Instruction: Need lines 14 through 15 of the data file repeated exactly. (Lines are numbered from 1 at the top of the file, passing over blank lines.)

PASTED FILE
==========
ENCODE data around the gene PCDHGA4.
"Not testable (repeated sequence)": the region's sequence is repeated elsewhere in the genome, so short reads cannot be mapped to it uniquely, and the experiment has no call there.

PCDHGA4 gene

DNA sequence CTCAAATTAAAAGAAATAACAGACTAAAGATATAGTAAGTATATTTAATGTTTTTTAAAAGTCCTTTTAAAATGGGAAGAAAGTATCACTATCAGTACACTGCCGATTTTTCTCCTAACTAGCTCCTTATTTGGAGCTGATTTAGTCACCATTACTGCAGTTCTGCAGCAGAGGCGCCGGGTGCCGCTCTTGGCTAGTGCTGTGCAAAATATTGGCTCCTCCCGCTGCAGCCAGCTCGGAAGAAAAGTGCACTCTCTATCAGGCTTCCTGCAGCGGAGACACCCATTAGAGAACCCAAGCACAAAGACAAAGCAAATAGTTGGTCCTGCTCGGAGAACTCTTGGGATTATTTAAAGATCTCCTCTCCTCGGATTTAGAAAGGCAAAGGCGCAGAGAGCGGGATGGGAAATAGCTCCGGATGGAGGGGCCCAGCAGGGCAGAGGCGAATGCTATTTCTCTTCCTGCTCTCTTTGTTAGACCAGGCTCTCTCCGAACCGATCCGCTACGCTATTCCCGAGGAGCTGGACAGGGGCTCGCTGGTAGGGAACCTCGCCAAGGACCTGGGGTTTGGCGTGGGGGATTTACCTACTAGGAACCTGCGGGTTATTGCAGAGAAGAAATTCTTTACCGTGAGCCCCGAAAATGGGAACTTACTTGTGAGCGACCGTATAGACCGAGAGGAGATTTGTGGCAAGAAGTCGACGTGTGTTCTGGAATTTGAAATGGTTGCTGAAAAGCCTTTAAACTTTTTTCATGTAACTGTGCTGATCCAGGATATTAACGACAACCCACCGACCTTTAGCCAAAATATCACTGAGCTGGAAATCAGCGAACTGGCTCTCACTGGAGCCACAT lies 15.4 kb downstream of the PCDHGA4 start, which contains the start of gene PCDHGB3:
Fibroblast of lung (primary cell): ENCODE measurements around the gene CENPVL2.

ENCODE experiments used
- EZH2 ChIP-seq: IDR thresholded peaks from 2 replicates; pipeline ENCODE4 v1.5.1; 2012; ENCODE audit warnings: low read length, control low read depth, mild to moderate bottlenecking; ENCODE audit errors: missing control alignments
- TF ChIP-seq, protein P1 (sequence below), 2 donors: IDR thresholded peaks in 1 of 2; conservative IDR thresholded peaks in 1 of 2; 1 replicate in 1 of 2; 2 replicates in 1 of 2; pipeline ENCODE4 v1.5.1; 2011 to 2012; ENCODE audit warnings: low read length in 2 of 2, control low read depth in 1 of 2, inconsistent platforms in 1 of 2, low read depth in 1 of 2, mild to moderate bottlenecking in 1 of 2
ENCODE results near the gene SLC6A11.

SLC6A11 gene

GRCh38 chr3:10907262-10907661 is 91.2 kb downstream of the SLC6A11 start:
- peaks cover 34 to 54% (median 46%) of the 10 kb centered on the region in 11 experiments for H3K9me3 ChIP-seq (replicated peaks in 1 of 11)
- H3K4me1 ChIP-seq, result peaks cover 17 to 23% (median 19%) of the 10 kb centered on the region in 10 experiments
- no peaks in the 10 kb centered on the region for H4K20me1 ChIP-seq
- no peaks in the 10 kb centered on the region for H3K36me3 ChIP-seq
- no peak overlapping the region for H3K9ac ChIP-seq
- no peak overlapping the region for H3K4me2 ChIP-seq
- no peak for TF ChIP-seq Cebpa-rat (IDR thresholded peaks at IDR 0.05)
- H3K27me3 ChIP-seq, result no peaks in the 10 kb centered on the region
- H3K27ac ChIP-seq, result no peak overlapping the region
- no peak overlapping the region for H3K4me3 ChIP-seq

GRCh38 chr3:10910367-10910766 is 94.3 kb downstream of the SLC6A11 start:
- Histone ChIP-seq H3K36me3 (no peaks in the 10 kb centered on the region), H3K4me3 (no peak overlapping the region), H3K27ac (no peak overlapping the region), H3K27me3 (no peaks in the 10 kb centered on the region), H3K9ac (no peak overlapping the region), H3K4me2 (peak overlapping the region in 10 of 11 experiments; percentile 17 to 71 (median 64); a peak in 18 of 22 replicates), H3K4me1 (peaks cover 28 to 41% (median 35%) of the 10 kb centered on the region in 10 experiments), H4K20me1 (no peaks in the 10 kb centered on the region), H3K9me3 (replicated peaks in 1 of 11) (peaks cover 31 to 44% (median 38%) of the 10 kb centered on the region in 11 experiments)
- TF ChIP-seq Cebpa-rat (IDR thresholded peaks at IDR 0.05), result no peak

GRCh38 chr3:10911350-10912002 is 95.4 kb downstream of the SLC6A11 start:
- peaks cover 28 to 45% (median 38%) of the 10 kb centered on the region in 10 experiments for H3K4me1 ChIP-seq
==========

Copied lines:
- no peaks in the 10 kb centered on the region for H4K20me1 ChIP-seq
- no peaks in the 10 kb centered on the region for H3K36me3 ChIP-seq